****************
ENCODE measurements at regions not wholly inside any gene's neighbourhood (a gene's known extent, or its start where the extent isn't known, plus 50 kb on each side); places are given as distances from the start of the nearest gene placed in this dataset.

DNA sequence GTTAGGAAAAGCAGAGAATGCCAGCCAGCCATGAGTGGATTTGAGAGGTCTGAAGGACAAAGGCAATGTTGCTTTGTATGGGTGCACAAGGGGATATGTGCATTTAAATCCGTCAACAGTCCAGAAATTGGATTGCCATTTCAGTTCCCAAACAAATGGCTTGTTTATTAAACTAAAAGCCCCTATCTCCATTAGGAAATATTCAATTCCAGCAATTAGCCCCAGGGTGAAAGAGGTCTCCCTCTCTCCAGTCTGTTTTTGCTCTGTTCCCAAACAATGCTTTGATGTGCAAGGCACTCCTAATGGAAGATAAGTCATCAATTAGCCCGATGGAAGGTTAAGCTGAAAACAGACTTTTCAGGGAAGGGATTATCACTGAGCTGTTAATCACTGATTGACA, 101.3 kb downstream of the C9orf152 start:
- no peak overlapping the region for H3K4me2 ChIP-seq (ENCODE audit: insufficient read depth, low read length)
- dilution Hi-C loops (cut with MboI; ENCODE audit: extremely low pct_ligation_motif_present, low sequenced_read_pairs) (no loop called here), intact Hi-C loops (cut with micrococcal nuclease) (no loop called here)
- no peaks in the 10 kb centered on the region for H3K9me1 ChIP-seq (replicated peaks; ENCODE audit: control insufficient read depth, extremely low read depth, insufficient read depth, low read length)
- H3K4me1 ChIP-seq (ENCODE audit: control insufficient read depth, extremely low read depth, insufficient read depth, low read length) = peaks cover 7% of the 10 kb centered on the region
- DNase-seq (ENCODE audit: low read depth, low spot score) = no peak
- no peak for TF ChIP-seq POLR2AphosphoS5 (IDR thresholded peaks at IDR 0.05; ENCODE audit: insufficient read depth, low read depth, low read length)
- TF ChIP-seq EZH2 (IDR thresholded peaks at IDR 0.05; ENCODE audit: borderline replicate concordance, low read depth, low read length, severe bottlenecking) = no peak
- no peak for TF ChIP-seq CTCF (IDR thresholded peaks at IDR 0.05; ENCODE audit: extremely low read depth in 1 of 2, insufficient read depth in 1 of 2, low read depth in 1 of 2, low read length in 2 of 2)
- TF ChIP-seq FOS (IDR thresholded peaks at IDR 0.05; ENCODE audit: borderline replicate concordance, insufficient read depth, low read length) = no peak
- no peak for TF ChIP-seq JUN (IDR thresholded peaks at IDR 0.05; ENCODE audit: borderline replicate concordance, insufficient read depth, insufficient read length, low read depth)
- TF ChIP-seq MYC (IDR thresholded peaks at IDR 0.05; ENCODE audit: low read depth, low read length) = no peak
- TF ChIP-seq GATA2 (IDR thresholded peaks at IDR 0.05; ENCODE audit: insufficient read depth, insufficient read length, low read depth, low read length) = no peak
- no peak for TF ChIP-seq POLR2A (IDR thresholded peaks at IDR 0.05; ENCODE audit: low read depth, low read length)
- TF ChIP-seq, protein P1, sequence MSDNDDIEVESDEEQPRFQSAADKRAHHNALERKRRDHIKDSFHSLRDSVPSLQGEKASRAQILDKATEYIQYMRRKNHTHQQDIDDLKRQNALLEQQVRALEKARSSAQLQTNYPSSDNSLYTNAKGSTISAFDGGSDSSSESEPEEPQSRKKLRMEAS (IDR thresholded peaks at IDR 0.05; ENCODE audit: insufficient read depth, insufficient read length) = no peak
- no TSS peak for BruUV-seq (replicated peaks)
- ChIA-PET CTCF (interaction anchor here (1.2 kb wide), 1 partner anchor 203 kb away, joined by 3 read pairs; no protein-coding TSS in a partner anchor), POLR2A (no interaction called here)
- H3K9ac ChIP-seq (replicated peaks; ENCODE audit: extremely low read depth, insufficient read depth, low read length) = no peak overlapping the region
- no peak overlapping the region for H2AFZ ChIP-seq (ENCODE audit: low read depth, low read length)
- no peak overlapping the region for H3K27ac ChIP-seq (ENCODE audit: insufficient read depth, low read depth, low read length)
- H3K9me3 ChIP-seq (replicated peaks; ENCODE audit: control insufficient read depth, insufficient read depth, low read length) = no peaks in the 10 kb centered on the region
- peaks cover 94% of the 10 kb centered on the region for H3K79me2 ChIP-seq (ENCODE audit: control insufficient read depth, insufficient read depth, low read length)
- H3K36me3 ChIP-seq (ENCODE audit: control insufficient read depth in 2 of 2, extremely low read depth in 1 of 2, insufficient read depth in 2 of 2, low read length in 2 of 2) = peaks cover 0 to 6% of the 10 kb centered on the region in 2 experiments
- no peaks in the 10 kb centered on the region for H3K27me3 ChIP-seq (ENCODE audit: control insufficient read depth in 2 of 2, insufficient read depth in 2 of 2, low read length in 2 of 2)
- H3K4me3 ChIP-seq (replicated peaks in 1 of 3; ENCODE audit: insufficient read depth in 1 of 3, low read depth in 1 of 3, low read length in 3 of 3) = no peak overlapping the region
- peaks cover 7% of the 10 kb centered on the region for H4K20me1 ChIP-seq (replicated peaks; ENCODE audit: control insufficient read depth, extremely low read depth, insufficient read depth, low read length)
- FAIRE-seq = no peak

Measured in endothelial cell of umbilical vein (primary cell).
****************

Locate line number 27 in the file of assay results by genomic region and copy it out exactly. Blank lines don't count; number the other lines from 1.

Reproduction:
- peaks cover 7% of the 10 kb centered on the region for H4K20me1 ChIP-seq (replicated peaks; ENCODE audit: control insufficient read depth, extremely low read depth, insufficient read depth, low read length)